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ORIGINAL ARTICLES
Local health traditions (LHTs) of Kailashahar subdivision, Unakoti district, Tripura
Nagayya Shiddamallayya, Binod Bihari Dora, Janardhanan Anjana, Gyati Anku, Tapashi Borah, Ashish K Tripathi, Priya Vij, Chinmay Rath, Anupam Kumar Mangal, Narayanam Srikanth
April-June 2021, 6(2):89-103
DOI:10.4103/jdras.jdras_6_21  
AIM: Tripura is a state that covers wide valleys and plains that make up the vivid landscape. More than half of Tripura remains covered by green and moist deciduous forests. Many rural and tribal communities of the Kailashahar, Unakoti district of Tripura depend on traditional systems for the treatment of ailments. The present work has been conducted to document local health traditions (LHTs) from traditional healers and the utility of medicinal plants for treatment. MATERIALS AND METHODS: As per the intramural project allocated by the Central Council for Research in Ayurvedic Sciences, New Delhi to the Regional Ayurveda Research Institute, Itanagar has conducted a seasonal Medico Ethno Botanical Survey in the forest of Kailashahar subdivision of Unakoti district, Tripura during the year 2018–19. LHTs were documented according to the standard format provided by the Ministry of Ayush, Government of India by interviewing local traditional healers; thereafter, a collection of medicinal plant specimens, as well as digital photography of plants were used for treatment in various health conditions and for healing purposes. The properties of all herbal formulations were compared and correlated with the Ayurvedic literature and presented systematically and scientifically following the standard protocol. RESULTS AND DISCUSSION: The Medico Ethno Botanical Survey team conducted a survey and documented 33 LHTs with 15 polyherbal and 18 single herbal formulations of 50 plants from traditional healers of the study area. Documented formulations have been used for the treatment of seven human body systems, namely locomotor, gastrointestinal, respiratory, urinary, integumentary, endocrine, and urogenital. CONCLUSION: LHTs documentation throws light on the traditional practices for the treatment of human ailments of different body systems by using locally available plants and plant products. Procedures are economic, effective in treatment, and feasible for the rural and tribal populace in the management of health. Herbal formulations are validated with Ayurvedic fundamental principles to understand their high potential medicinal value.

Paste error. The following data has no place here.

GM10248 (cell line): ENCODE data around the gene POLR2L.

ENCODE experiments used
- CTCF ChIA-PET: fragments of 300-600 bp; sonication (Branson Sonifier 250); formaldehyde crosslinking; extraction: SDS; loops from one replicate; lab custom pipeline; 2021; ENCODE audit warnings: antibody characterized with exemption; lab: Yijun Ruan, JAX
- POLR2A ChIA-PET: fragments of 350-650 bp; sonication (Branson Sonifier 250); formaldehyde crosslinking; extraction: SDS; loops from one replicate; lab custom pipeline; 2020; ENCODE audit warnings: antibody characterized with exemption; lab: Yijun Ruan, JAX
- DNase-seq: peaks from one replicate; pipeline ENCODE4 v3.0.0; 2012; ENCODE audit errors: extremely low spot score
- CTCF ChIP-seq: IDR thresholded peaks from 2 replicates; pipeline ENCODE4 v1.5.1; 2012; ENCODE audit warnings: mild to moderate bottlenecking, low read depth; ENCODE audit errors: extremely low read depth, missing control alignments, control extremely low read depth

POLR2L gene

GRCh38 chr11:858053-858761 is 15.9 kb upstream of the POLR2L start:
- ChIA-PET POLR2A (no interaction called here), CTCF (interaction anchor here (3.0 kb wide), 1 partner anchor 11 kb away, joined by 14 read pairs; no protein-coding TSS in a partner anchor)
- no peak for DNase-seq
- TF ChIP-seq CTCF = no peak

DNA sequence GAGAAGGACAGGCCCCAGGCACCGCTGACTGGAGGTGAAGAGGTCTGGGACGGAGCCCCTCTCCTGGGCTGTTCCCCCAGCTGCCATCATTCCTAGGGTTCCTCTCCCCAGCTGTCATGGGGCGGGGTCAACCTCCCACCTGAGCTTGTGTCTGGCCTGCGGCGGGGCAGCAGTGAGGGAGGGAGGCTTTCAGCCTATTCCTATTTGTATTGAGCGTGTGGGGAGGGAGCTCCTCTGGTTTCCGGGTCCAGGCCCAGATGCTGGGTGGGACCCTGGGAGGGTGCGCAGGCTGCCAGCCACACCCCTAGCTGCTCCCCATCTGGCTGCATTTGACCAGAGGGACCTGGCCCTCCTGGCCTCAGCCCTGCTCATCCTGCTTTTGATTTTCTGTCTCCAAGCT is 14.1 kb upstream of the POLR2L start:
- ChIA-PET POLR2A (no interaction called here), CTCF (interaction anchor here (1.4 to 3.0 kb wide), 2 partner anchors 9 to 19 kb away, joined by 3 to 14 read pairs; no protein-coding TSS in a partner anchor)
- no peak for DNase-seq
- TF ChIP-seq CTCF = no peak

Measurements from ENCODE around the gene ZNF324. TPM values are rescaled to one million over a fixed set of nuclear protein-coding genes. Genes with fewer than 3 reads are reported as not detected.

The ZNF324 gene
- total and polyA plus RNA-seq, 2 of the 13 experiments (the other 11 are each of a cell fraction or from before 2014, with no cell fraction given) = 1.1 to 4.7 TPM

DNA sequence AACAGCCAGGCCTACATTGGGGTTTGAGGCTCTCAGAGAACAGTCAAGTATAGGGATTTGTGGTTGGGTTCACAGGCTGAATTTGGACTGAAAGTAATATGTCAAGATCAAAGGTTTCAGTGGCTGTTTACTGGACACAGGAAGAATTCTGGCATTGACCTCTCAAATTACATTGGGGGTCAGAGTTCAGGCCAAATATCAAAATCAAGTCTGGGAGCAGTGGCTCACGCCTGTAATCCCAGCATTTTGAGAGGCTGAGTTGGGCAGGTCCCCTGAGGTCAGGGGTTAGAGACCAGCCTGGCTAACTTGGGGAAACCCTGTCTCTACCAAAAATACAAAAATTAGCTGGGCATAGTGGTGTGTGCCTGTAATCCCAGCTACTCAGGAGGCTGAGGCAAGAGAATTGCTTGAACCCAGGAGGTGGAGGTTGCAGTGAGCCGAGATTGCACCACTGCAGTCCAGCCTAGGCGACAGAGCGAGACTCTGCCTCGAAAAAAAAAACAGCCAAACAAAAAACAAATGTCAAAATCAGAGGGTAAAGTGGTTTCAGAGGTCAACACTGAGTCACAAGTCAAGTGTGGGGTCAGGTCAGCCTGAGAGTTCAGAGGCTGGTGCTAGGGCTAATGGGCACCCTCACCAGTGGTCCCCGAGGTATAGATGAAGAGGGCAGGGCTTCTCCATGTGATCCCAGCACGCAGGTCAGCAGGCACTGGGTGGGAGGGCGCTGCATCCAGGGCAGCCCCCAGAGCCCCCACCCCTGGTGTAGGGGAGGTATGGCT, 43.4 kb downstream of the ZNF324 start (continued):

3,008 149 -
Botanical standardization, phytochemical analysis, and antioxidant studies of various fractions of Atibala [Abutilon indicum (L.) Sweet] leaves
Rajesh Bolleddu, Sama Venkatesh, Anupam K Mangal, Subhose Varanasi, Deboleena Paria, Peyyala Venkata Vara Prasad, Nagayya Shiddamallayya, Venkateshwarlu Bandi, Narayanam Srikanth
April-June 2021, 6(2):79-88
DOI:10.4103/jdras.jdras_8_21  
BACKGROUND: Abutilon indicum (L.) Sweet (family: Malvaceae) is a perennial herb with golden yellow flowers called as Atibala in Ayurveda. The roots of this plant were widely used in traditional system of medicine as aphrodisiac, uterine tonic, and leaves are used in bronchitis, gonorrhea, fever, and urethritis. AIM: In this study, histological, powder microscopical studies of A. indicum (Malvaceae) leaves, followed by total phenolic, flavonoid content, antioxidant potential of hydroalcoholic extract, and its fractions, were determined. MATERIALS AND METHODS: Anatomical, powder microscopical studies were carried out according to the Ayurvedic Pharmacopoeia of India. Hydroalcoholic extract was subjected to fractionation with different solvents, performed phytochemical studies for all fractions, and screened for DPPH (diphenyl picrylhydrazyl) radical scavenging activity and reducing power capacity. RESULTS: The phytochemical screening revealed the presence of phenolic and flavonoid compounds in all the fractions. The total phenolic content of hydroalcoholic/mother extract and all fractions was ranged from 20 to 40 mg GAE/g. The flavonoid content of mother extract and all fractions was measured; values ranged from 16 to 30 mg RE/g. The highest DPPH radical scavenging activity was demonstrated by ethyl acetate fraction (IC50-60 µg/mL), followed by butanol fraction (IC50-95 µg/mL). The reducing powers of all the extracts were comparable with those of positive control butylated hydroxyl toluene (BHT). CONCLUSION: The high content of phenolic compounds indicated that these compounds are responsible for antioxidant activity. Therefore, ethyl acetate fraction of A. indicum leaves can be considered as a promising candidate for natural plant sources of antioxidants.